Joel: Ask them questions about things they should know about, like people in their organization. Do you interact with this person on a regular basis? Do y’all talk? Let me tell you something. Life is small things. All things are small things. There are no big things. It’s the ability to validate. When you don’t listen to a person, when I am speaking to you and you’re not listening, and I discern that, you are invalidating in that moment, in my eyes, my humanity, my experiences, my desire to help you, or my desire to connect with you. How does it feel to be invalidated? What was the worst time you felt invalidated? Nobody would listen to me. Nobody paid me any attention. How do you think that makes that person feel?

Empathy. I can’t put myself in shoes I have never been in. My brother is blind; I have never been blind. I can’t be so empathic, but I can be compassionate. I can pay attention to how he moves in his world, in his household. I can make sure that I support what his limitations have caused for him. You have to pay attention. I define leadership as influence through relationship. There are people who I have great influence with. There are other people who wouldn’t listen to anything I say. I am not a leader to everybody.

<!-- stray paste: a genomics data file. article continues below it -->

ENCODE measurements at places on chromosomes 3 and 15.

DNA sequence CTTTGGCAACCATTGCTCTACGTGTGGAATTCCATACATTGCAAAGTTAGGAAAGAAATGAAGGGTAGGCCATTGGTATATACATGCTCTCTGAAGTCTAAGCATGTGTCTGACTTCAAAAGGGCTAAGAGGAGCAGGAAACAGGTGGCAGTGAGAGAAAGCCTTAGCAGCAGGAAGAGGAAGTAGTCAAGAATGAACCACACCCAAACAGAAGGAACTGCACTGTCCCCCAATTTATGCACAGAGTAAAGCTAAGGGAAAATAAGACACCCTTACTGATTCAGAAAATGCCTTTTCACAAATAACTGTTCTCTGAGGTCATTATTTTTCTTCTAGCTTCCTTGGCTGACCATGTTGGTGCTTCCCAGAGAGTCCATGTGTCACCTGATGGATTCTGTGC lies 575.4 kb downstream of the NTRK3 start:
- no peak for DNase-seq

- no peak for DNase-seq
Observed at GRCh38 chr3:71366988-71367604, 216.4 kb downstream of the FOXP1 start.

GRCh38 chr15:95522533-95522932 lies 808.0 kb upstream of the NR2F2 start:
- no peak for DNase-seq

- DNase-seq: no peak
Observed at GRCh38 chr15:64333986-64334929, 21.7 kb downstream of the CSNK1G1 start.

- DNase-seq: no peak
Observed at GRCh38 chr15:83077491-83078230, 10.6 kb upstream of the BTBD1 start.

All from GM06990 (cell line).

Hugh: I want to point out that sound bite. Leadership is influence through relationship. Whoa. Wow. That is so key. You and I both know leaders that push toward the end result and really don’t regard the individual. When you were saying that, did you see me doing my happy dance?

Joel: Yes.

Hugh: I grew up in southern Presbyterian church. Jim Forbes, the famous Black preacher of Riverside Church in New York City, came to Florida and did a sermon in my white church. He said that being Presbyterians, we were God’s chosen frozen. We don’t show emotion. When you see me doing a happy dance, I have gotten out of that historical norm I grew up with.